However, the children’s realm is holding steady (although, according to the children’s booksellers, the shelves are getting a little crowded). What do editors want? Every single editor I talked to would love to see a middle grade fiction project. And if it’s something that will appeal to boys, well, that’s one hot ticket.

Click here to read the newsletter where I discovered this upbeat news.

Friday, November 28, 2008


Many writers are multi-talented and can write in a variety of genres. Yet, there is a strong school of thought that advises writers to BRAND themselves, to establish a writing persona. In short, writers provide readers with 'expected' material, and in turn, readers keep coming back for more. Conclusion: Branding leads to loyal readers which leads to stronger sales.

When I was earning my MBA in Marketing and Finance at the University of Chicago, I learned that branding was a strong component of successful marketing. Later in my years at Leo Burnett Advertising, LA Gear, Mattel and in my own company, LAUNCH! New Product Marketing, branding was a goal for each product and for the company as a whole. One of my favorite books on the topic is Al Ries and Jack Trout's POSITIONING: THE BATTLE FOR YOUR MIND.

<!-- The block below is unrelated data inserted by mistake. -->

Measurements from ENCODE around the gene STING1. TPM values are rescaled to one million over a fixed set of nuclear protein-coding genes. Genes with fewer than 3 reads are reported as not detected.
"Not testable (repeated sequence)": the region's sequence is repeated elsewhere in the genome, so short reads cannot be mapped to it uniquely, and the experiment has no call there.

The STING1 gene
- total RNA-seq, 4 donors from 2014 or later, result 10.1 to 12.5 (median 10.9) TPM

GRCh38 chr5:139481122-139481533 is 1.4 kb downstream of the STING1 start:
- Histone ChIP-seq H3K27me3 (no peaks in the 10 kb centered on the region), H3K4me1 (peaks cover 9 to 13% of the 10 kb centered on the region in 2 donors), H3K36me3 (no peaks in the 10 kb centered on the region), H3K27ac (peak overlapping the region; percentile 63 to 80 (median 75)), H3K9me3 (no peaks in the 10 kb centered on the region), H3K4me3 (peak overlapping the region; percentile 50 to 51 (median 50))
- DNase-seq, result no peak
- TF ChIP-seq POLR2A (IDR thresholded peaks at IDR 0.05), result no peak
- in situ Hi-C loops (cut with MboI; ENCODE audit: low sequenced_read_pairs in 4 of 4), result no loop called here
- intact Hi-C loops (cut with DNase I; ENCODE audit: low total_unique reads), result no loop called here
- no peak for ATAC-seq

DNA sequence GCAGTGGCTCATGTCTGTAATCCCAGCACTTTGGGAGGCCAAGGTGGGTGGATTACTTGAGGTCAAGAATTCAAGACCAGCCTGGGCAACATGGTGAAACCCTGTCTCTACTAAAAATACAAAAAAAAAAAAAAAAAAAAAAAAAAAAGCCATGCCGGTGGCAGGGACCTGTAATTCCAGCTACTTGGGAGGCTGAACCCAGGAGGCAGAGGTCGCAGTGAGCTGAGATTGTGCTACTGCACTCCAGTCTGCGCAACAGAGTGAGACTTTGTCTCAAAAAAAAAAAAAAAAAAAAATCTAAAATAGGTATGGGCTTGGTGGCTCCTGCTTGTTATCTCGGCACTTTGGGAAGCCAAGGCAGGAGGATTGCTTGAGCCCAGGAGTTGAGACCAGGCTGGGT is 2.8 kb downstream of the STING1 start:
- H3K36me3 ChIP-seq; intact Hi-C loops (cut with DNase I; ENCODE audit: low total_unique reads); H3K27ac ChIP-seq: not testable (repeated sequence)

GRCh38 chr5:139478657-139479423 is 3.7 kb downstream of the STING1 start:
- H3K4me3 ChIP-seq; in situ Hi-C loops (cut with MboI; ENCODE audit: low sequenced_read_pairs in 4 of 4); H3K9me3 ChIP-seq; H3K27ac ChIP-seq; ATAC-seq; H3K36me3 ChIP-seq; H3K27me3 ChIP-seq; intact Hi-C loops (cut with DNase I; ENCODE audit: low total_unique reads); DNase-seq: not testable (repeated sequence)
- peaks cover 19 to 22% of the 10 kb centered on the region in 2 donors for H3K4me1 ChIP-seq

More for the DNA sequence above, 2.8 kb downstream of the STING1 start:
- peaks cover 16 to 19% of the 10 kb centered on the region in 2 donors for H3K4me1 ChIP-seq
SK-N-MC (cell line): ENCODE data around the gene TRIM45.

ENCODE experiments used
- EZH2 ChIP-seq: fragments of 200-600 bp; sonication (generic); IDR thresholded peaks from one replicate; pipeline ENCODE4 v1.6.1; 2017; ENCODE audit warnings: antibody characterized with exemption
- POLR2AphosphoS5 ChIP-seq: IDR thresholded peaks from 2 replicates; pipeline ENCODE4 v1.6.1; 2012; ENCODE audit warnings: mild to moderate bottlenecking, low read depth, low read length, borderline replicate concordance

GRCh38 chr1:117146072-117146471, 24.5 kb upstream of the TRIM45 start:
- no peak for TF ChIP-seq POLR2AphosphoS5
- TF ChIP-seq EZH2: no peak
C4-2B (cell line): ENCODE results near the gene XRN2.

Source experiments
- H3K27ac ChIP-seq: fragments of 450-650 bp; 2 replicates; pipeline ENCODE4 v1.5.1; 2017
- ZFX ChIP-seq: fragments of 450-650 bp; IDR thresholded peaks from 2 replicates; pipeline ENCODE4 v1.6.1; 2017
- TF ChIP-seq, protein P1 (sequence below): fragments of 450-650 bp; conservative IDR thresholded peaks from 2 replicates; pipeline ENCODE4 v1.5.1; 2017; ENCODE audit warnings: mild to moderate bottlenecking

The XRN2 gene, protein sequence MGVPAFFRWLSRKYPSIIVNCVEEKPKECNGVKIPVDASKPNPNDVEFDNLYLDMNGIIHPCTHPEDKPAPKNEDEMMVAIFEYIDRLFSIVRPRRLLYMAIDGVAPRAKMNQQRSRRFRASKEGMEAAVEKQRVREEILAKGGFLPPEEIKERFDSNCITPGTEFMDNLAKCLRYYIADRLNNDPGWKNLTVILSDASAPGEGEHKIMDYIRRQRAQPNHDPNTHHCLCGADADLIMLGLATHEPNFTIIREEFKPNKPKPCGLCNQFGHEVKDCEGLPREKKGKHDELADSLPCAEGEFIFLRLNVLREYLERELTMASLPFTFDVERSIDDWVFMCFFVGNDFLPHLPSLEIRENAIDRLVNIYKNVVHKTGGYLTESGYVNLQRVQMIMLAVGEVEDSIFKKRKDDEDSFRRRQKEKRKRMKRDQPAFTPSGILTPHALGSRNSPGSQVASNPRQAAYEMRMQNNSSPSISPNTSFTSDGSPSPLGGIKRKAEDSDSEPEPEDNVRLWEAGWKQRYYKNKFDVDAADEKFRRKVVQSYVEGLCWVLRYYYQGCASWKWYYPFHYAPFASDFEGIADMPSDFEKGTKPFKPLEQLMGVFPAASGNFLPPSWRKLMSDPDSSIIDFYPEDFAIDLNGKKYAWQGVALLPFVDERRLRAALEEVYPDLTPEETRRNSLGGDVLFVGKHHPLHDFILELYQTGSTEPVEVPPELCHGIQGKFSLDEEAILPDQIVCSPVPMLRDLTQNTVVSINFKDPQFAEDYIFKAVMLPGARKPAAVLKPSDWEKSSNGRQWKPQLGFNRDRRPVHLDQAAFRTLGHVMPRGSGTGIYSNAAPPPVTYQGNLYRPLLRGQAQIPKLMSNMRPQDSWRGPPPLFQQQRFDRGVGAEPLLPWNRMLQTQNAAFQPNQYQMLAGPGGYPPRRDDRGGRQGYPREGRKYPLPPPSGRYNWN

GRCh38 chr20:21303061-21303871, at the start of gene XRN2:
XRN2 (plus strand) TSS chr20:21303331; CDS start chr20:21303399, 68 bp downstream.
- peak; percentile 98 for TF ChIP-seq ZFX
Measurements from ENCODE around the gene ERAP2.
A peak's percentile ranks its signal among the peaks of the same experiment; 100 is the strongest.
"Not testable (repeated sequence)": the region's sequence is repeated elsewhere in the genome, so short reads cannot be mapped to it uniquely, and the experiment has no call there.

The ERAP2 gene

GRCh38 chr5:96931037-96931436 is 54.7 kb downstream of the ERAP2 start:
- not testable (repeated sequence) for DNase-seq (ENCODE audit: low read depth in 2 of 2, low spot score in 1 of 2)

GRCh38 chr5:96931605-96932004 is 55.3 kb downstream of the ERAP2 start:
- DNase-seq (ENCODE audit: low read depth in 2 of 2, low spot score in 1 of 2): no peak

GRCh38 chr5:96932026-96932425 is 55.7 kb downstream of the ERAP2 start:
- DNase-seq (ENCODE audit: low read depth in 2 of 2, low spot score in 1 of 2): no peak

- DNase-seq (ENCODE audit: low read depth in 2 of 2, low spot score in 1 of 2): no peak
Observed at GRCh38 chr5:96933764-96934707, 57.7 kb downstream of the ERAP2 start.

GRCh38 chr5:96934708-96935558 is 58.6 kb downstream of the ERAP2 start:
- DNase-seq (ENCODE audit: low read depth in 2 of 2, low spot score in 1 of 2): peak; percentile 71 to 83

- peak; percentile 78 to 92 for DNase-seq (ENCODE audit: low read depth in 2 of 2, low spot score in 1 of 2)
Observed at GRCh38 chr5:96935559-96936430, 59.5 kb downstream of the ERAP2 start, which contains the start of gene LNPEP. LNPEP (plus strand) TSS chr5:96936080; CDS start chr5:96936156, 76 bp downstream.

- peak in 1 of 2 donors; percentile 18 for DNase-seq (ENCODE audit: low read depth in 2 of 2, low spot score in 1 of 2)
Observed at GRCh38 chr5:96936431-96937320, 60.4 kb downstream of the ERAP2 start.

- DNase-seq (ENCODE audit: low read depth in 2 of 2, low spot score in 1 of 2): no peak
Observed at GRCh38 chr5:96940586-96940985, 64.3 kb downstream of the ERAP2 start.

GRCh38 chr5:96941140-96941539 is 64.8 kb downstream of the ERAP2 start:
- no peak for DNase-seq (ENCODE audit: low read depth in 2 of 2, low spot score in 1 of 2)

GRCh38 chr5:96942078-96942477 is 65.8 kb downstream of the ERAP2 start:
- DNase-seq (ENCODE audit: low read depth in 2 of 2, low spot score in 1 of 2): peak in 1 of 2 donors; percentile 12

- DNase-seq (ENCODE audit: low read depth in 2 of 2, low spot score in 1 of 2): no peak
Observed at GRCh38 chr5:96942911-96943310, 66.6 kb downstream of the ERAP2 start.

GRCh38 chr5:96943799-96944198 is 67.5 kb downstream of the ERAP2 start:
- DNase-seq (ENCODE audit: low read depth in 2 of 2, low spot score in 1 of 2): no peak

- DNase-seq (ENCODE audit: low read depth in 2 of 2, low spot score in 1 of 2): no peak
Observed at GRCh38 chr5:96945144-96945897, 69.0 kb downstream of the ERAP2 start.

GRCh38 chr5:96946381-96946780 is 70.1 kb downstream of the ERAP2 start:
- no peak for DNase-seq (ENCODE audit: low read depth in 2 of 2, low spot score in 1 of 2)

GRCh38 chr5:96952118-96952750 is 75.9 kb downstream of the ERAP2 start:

Today, editor turned agent Chip MacGregor posted about Branding for Writers. I think in this increasingly competitive book environment, MacGregor's post is a good primer for writers and illustrators alike. Enjoy!

Monday, November 24, 2008


Cheryl Klein, Senior Editor at Arthur A. Levine Books/ Scholastic, wrote a wonderful blog post on how she writes flap copy. Through detailed explanation and a step-by-step revision of the actual flap copy for Sara Lewis Holmes' (go Sara go!) newest MG, OPERATION YES, Cheryl shares her thought process and editorial skills.

Now, I know most of us won't be writing our own flap copy but many of us have written or will be writing queries, and Cheryl's advice on flap copy doubles as a post on tips for writing queries.

In her post, Cheryl writes:
All of the previous paragraph also applies to query letters, by the way, with the exception that you should know enough about the literary tastes of the specific editor/agent to whom you're appealing that you have a decent idea of what would attract him or her, and you write that accordingly.